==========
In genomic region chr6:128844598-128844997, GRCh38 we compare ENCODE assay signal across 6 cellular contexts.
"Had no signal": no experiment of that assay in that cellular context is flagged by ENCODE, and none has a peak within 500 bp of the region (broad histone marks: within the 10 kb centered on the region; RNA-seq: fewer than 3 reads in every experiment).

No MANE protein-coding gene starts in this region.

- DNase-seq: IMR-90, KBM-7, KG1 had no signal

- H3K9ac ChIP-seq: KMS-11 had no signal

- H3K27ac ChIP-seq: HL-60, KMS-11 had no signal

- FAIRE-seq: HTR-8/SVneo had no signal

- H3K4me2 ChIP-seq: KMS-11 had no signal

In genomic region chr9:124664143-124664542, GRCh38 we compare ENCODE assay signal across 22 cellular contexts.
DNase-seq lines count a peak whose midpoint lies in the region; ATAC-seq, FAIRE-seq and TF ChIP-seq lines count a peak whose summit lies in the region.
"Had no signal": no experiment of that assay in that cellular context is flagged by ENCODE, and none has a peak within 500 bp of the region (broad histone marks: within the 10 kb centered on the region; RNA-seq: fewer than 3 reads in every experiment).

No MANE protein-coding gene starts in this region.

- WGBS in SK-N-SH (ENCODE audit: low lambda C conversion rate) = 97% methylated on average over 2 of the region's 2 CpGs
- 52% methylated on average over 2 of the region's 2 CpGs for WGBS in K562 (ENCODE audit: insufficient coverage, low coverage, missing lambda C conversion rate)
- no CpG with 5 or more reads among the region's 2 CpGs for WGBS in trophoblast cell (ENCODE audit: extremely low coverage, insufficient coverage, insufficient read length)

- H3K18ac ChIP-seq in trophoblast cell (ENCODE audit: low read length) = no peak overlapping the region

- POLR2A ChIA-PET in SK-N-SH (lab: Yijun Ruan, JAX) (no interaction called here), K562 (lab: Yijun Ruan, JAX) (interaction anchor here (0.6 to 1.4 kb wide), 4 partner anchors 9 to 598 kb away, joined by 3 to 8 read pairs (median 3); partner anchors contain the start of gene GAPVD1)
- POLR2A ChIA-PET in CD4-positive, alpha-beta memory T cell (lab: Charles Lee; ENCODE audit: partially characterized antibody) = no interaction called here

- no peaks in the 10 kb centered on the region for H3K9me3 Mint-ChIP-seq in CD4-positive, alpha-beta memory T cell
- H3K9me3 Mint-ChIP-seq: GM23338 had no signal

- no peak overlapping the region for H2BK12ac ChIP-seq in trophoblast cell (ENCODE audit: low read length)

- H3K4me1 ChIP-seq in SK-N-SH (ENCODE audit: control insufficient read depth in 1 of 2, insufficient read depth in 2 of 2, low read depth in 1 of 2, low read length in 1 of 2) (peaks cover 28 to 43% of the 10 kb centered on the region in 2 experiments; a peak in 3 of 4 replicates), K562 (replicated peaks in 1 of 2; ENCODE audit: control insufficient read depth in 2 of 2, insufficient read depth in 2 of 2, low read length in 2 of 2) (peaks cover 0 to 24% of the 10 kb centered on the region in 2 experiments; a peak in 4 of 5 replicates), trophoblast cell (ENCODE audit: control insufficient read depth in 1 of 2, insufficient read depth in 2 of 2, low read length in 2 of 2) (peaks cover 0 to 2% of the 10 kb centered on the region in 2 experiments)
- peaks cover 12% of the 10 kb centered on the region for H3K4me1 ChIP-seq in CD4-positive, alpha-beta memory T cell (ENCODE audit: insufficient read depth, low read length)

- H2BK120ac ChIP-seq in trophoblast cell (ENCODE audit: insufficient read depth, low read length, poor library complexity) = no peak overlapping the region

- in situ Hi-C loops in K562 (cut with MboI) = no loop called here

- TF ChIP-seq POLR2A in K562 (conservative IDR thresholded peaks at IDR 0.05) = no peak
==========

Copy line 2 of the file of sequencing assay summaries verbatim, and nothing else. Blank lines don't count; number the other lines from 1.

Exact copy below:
"Had no signal": no experiment of that assay in that cellular context is flagged by ENCODE, and none has a peak within 500 bp of the region (broad histone marks: within the 10 kb centered on the region; RNA-seq: fewer than 3 reads in every experiment).